Where to go to experience the best in Australian wine

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Wine tours are a popular way to pass the time while travelling around Australia but with so many wineries on offer, how do you find which one may suit you best?

Australia has more than 2400 wineries in 65 wine regions around the country. These regions grow more than 100 grape varieties that end up in the more than 30 million glasses of Australian wine consumed around the world every day.

The key is pairing the wine you like with the region that is best suited for those wines.

Barossa Valley, South Australia

Perhaps Australia’s most famous wine region. You simply can’t beat the Barossa Valley when it comes to Shiraz. As well as more than 70 wineries, the Barossa is home to award-winning restaurants, stone churches and heritage buildings, in a uniquely Australian landscape of gum trees and vineyards. Tour the Barossa and you’ll see the well-preserved 160-year-old villages, chateaus and churches, gracious heritage towns, century-old cellars and some of the world’s oldest Shiraz vineyards.

Sparkling wine
King Valley, Victoria

King Valley in Victoria is home to the Australian ‘Prosecco Road’ – a 50km food and wine trail, where they produce an Australian version of Italy’s premier sparkling wine, using the same grape – Glera. Since 2000, when Otto Dal Zotto planted the first prosecco vines in the King Valley, five other local winemakers have begun producing the sparkling Italian white. Surrounded by spectacular alpine scenery, the area is heavily influenced by the Italian migrants who have settled in the area, and has some great food options, including Dal Zotto’s Trattoria.

Pinot Noir
Adelaide Hills, South Australia

The Adelaide Hills is the most unexpected spot in South Australia when it comes to wine. Sporting a smooth mixture of experimental and traditional blends, this up and coming region is a place for those seeking sophistication and relaxation. Taking up 70kms of South Australia, the Adelaide Hills is home to over 100 wineries, many sporting eco-certifications, local produce and organic wares. While some cellar doors revel in the small production of only a few hundred bottles a year, other wineries have varieties that can be found on the most sophisticated wine lists around the world. Some bigger, better known wineries include Nepenthe, Shaw and Smith, Bird in Hand, Pike & Joyce, Artwine and Sidewood. There is then a raft of smaller, high quality wineries including Ashton Hills, Deviation Road Cellars, Hahndorf Hill, Howard Park, Tilbrook Wines, Barristers Block, Golding Wines and Talunga.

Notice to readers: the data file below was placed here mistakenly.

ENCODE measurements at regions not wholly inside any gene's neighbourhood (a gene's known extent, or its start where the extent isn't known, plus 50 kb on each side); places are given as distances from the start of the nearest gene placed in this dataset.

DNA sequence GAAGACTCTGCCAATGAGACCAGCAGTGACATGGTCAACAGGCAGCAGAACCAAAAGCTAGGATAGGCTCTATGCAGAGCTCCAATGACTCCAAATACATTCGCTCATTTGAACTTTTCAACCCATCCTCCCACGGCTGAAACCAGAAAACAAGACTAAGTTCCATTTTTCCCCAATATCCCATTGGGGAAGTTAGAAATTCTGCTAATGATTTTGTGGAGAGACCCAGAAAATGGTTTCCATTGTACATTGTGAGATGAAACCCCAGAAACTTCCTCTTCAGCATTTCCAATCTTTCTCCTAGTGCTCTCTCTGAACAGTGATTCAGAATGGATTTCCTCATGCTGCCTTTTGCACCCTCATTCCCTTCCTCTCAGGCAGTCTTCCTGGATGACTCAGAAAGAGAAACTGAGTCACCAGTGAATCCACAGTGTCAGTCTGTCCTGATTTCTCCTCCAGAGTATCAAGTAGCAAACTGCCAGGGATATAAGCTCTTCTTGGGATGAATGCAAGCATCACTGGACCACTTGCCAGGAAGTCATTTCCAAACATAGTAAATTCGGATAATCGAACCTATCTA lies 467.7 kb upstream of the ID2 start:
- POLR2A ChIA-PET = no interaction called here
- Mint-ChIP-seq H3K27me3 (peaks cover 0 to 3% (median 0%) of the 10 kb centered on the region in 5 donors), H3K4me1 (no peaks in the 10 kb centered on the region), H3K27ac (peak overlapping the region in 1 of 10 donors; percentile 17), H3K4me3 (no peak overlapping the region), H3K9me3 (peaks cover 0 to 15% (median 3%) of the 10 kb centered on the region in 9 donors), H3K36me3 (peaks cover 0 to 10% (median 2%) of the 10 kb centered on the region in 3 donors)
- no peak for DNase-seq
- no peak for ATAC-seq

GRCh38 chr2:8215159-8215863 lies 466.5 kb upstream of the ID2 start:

Cabernet Sauvignon, Chardonnay
Margaret River, Western Australia

The Margaret River Wine Region is located in the far south-west corner of Western Australia, and is one of the most geographically isolated and pure wine regions in the world. The region was ‘discovered’ in the mid-1960s after various pieces of scientific research from Professor Harold Olmo (USA) and Dr John Gladstones (Australia) identified it as a potentially favourable grape-growing region. Historically, the Margaret River wine region has been known predominantly for the superior quality of its Cabernet Sauvignon, and the area is also renowned for making some of the world’s best Chardonnay.

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Written by Ben


Total Comments: 1
  1. 0

    The best Merlot I’ve ever tasted came from Cullins Winery at Wilyabrup in the Margaret River region. OMG, the first quaff changed my life! It cost about $35 per bottle in the late 1980’s – worth every drop. I also was a contract grape picker at Cullins and various other vineyards over a number of vintages. Cullins and Ribbon Vale Winerys were the best bosses.

    Try a local Classic White with marron (yabbies) for a taste sensation, enjoyed in a restaurant in the township of Margaret River.



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